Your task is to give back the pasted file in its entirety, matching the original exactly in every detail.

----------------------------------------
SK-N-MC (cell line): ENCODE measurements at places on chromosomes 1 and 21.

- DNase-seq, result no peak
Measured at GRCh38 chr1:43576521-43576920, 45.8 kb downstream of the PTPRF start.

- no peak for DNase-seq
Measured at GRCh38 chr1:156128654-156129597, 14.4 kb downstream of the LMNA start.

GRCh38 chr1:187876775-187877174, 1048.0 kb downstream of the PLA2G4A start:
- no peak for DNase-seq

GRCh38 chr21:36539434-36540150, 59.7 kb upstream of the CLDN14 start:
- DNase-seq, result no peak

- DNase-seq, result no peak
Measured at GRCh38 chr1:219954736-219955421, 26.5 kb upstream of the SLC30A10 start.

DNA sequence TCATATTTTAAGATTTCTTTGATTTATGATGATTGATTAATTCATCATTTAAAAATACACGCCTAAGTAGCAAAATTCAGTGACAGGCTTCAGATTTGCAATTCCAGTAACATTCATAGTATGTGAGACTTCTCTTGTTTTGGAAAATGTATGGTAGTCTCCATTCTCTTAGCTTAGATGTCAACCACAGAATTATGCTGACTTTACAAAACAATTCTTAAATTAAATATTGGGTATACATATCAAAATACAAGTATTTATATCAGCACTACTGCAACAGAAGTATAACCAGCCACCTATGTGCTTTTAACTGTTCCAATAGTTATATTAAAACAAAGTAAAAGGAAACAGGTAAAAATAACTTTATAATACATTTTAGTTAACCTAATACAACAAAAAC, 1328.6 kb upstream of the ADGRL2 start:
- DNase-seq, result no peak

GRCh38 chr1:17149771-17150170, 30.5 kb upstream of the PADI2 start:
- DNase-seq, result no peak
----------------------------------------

SK-N-MC (cell line): ENCODE measurements at places on chromosomes 1 and 21.

- DNase-seq, result no peak
Measured at GRCh38 chr1:43576521-43576920, 45.8 kb downstream of the PTPRF start.

- no peak for DNase-seq
Measured at GRCh38 chr1:156128654-156129597, 14.4 kb downstream of the LMNA start.

GRCh38 chr1:187876775-187877174, 1048.0 kb downstream of the PLA2G4A start:
- no peak for DNase-seq

GRCh38 chr21:36539434-36540150, 59.7 kb upstream of the CLDN14 start:
- DNase-seq, result no peak

- DNase-seq, result no peak
Measured at GRCh38 chr1:219954736-219955421, 26.5 kb upstream of the SLC30A10 start.

DNA sequence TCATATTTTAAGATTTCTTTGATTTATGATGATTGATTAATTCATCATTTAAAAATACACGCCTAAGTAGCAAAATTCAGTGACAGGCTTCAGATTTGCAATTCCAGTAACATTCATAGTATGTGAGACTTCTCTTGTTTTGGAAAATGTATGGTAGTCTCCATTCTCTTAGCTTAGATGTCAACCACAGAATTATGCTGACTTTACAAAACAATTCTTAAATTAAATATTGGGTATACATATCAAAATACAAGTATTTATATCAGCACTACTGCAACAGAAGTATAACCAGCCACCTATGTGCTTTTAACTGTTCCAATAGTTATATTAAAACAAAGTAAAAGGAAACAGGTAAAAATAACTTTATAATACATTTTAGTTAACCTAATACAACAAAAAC, 1328.6 kb upstream of the ADGRL2 start:
- DNase-seq, result no peak

GRCh38 chr1:17149771-17150170, 30.5 kb upstream of the PADI2 start:
- DNase-seq, result no peak